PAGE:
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How companion cropping can benefit your farm

Growing Healthy Soil: Planting cover crops with cash crops has been a popular practice in Europe for years.

Steve Groff

January 9, 2019

3 Min Read
Farmers tour experimental plots in Kansas used to evaluate the effects of planting mung beans and zinnias with milo
BENEFICIAL COVERS: Experimental plots in Kansas are being used to evaluate the effects of planting mung beans and zinnias with milo. Zinnias attract beneficial insects that feed on problematic sugarcane aphids. Photo courtesy of Steve Groff

Planting mixed species of cover crops is the new normal.

Farmers can easily understand the theory of mimicking nature upon which this concept is based. But more importantly, they are seeing tangible results of achieving more benefits without additional costs.

Some farmers are taking it to a new level by strategically adding cover crops to some cash crops. This may be a stretch for most farmers, and it does have its limitations, but planting a cover crop with a cash crop is gaining momentum.

Where it all started
I was introduced to this concept while on a speaking tour in France during the spring of 2010. They were using fava beans, spring peas and flax planted with oilseed rape, commonly known as canola. The fields were test plots with various cover crop mixes planted with the cash crop to see which ones worked best.

The strategy
In the context of oilseed rape or other winter annual cash crops, the goal is to grow beneficial cover crop species that will winter-kill, leaving the cash crop to grow by itself in the spring. In some situations, herbicides can be used to accomplish the same thing. I saw this being tested this past spring in Belgium on a rather large scale by Bayer Crop Science. The fact that the largest herbicide manufacturer in the world was testing herbicides with companion crops indicates strong validity to this concept.

In addition, large processors in Europe have been providing premixed oilseed rape to farmers with specific cover crops!

The specifics
Legumes provide nitrogen in the fall along with potential for some nitrogen in the spring. With the addition of grass-type cover crops like spring oats that will winter-kill, weed control is also enhanced. The biological effects of multiple species of plants provides a synergy we don’t fully understand yet. Seeding rates need to be such that the added plants don’t interfere with the cash crop’s growth.

It does take some educated guessing or calibration of a planter to get the overall seeding rate just right.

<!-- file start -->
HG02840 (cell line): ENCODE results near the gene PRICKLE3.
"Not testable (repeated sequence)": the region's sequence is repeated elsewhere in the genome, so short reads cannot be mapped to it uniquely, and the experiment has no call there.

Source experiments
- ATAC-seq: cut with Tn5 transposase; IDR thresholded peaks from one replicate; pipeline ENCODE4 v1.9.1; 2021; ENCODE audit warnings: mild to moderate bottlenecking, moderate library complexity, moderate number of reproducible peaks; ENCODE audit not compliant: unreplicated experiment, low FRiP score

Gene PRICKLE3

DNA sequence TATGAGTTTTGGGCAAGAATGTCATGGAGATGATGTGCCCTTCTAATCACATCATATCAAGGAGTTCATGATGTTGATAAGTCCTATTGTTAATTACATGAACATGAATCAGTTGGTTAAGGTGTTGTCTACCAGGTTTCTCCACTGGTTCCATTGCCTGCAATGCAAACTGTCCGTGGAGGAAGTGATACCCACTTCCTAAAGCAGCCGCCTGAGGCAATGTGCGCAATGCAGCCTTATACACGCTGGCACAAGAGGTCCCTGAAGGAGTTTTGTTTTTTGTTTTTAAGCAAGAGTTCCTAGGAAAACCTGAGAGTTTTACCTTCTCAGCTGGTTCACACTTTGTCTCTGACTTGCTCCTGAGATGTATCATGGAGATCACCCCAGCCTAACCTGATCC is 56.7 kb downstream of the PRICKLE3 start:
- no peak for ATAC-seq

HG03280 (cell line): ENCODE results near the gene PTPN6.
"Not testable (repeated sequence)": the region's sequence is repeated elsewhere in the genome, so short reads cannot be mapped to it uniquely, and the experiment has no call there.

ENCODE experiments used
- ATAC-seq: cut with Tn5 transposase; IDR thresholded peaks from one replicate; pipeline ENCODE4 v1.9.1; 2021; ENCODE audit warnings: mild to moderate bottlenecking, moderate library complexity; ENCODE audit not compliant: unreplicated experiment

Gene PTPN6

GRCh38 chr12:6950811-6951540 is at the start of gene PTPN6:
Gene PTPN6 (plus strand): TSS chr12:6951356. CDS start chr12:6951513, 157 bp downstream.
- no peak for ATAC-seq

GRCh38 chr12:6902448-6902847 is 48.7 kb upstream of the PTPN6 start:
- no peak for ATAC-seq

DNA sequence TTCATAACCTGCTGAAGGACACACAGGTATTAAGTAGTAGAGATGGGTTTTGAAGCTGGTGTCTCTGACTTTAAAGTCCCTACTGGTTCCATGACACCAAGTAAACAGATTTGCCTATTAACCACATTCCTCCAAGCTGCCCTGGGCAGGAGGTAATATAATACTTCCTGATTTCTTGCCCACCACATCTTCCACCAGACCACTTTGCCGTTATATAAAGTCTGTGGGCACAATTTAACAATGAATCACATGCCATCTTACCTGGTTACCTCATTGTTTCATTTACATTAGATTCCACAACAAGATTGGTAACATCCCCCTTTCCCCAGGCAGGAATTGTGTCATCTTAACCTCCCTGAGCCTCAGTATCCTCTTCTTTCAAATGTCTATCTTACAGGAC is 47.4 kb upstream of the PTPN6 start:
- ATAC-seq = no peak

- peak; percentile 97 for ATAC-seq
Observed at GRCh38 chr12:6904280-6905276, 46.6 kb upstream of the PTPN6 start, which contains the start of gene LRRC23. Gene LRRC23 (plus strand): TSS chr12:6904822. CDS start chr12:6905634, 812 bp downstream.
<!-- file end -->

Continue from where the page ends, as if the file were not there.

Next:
The benefits
Aside from basic synergistic benefits, these practices can positively affect a farmer’s bottom line.

For one thing, less nitrogen is needed due to the use of legumes that convert nitrogen from the atmosphere. Herbicides can be eliminated due to increased fall canopy of the mix, which shades out winter annual weeds. Insect pressure is almost always less, which results in less insect damage or the use of insecticides.

All these factors can add up to three fewer application trips across the fields, further cutting costs. And the yields are right up there with historical averages.

The fact that this practice is so widespread in Europe, and is now gaining traction around the world, further indicates its merit.

Other possibilities?
There is very little canola grown in the U.S. However, we can apply this principle to more popular cash crops.

Some farmers have grown winter wheat with 3 pounds of radishes added and have seen a yield increase of up to 6 bushels per acre. This past summer in Kansas, I saw some experimental plots of cash crop milo that included mung beans and several other species, including zinnias that attract beneficial insects that eat the problematic sugarcane aphids. By harvesting the taller milo with a row-type head, the hope was that most of the other mature cover crop seed would not go into the combine.

The coach’s closer
I’ve successfully applied this concept on my farm here in southeast Pennsylvania for the past three years by utilizing the European model with a cash crop of oilseed rape. I also grow hairy vetch, winter peas and oilseed rape that are harvested together and then cleaned and separated to be sold as cover crops.

How might you be able to use companion cropping on your farm?

Groff is a cover crop pioneer and innovator who farms in the Chesapeake Bay Watershed. Check out his website,

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